You're right to be wary as many items are faked, not just the 11th Border cap badge and the rare WW2 cloth insignia. As a rule, if it's cheap - it's a fake. If it's perfect - is it too good to be true. I actually quite like to get things that are a little damaged or worn because they are more likely to be genuine ( and they are cheaper!), but of course wear/damage can be faked which I still find hard to believe that it's worth doing unless it's a very high cost item, such as the silver Lonsdale badge.
A good way is to look for old collections that are being broken up, but even so fakes were already around in the 1970s, so the old collector may have been unwittingly bought back then as genuine. Of course it's not really possible to buy them directly from the old soldiers themselves anymore as the last national service 18 year old Border Regiment soldier in 1959 would be over 70 now!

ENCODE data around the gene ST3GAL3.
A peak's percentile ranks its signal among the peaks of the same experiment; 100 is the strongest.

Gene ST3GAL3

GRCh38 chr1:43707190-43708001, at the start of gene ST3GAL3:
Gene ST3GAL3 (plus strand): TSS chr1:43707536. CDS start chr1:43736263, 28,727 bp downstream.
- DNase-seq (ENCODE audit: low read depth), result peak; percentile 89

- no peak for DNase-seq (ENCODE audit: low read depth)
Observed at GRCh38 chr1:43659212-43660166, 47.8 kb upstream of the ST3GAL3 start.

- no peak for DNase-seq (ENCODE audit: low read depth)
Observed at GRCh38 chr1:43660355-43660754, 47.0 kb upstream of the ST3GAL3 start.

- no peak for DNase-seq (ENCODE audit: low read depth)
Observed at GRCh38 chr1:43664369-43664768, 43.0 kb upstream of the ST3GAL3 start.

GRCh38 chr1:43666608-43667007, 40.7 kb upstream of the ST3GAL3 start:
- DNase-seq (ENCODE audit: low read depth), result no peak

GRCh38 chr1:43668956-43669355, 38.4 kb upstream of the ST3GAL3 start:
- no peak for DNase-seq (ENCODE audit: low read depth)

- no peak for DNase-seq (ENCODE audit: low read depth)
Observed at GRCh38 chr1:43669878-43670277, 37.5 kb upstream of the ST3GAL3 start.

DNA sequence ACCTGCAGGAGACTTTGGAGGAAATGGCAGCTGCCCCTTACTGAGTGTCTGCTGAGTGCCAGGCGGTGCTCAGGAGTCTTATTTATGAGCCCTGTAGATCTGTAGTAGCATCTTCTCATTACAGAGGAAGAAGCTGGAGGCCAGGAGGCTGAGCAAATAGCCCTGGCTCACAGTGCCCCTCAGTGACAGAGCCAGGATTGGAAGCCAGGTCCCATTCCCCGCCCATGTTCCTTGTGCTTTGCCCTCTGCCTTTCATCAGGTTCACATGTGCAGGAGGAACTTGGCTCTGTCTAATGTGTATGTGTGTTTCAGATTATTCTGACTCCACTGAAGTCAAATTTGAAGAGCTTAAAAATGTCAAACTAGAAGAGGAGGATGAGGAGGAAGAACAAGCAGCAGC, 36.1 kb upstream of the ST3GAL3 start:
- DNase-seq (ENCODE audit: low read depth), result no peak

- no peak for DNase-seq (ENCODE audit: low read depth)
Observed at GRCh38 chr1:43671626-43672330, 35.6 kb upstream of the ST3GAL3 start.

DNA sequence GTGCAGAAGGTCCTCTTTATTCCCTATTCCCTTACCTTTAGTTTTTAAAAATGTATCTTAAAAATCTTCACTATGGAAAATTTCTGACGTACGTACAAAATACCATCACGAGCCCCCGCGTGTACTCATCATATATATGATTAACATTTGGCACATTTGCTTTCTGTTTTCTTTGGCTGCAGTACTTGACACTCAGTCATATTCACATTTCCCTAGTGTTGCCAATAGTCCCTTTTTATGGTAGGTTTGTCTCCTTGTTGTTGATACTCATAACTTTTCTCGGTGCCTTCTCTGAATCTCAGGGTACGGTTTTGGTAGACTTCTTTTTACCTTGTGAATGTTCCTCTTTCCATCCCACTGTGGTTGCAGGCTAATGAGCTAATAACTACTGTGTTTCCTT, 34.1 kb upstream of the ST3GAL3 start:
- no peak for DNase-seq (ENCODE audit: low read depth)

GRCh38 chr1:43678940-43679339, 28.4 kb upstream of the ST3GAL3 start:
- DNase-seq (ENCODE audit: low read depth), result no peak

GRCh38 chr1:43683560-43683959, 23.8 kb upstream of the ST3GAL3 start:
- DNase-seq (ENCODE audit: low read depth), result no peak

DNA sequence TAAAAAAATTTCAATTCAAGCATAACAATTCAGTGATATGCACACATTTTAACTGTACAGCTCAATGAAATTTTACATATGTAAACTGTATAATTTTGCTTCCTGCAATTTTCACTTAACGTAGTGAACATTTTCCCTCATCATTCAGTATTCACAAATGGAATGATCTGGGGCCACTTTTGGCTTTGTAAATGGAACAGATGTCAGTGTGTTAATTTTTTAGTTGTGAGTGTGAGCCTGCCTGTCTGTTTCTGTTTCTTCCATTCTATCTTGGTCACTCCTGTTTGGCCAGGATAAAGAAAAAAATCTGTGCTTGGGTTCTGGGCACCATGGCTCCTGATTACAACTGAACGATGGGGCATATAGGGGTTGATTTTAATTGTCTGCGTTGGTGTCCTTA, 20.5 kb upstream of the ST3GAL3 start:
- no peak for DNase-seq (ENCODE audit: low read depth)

I suppose the best thing is to never pay too much for anything, then if you do get caught out, you haven't lost much. Another way of looking at it is if you were prepared to pay that amount, the underbidder was prepared to pay almost the same, so you haven't really been done by much.

Pretty good basic guides to start with ( though I don't agree entirely with everything in it) are:

http://reviews.ebay.co.uk/COPY-amp-GENU ... 0017489541

http://reviews.ebay.co.uk/BORDER-REGIME ... 0001638783

So, my golden rules: 1)Never pay too much. 2)If in doubt that it is original, assume it is a fake and pay accordingly the amount for a copy. 3) Be prepared to settle for an honest restrike (sold and priced as such) of a rare item of which an "original" would be expensive and would be a costly mistake if it turned out not to be genuine.
Oh, finally, if buying on ebay I'm always wary of the ones who state "No returns"!

Cheers Paul
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Re: How do you know insignia etc. is the real deal?